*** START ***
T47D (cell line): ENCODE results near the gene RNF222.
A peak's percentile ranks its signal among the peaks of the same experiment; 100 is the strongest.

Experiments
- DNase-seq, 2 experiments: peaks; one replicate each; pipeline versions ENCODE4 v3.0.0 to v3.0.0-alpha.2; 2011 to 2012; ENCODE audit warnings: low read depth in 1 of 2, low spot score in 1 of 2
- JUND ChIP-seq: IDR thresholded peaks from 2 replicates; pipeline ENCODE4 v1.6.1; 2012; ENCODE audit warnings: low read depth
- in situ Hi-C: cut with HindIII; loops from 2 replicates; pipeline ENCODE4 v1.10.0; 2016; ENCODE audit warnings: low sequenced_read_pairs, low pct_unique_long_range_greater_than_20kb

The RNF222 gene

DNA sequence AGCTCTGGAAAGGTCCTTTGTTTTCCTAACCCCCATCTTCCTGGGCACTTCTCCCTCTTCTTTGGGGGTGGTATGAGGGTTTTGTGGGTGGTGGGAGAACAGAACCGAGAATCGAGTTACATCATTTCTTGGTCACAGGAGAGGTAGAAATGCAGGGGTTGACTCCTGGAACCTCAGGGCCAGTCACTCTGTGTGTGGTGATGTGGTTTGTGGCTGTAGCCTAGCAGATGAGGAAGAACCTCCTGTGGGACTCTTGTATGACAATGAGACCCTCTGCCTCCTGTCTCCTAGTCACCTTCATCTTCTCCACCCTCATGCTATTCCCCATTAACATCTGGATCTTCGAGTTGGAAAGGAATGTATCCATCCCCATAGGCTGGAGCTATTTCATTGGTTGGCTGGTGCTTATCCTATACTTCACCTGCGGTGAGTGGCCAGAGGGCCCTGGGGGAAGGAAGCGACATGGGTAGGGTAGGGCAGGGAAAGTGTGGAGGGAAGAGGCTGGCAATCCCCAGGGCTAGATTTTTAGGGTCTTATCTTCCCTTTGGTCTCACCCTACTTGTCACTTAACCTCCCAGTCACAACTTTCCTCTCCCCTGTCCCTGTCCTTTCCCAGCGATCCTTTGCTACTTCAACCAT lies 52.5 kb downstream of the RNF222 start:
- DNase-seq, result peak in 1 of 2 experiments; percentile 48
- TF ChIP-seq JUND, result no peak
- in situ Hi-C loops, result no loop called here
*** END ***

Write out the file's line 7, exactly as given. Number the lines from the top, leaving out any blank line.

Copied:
The RNF222 gene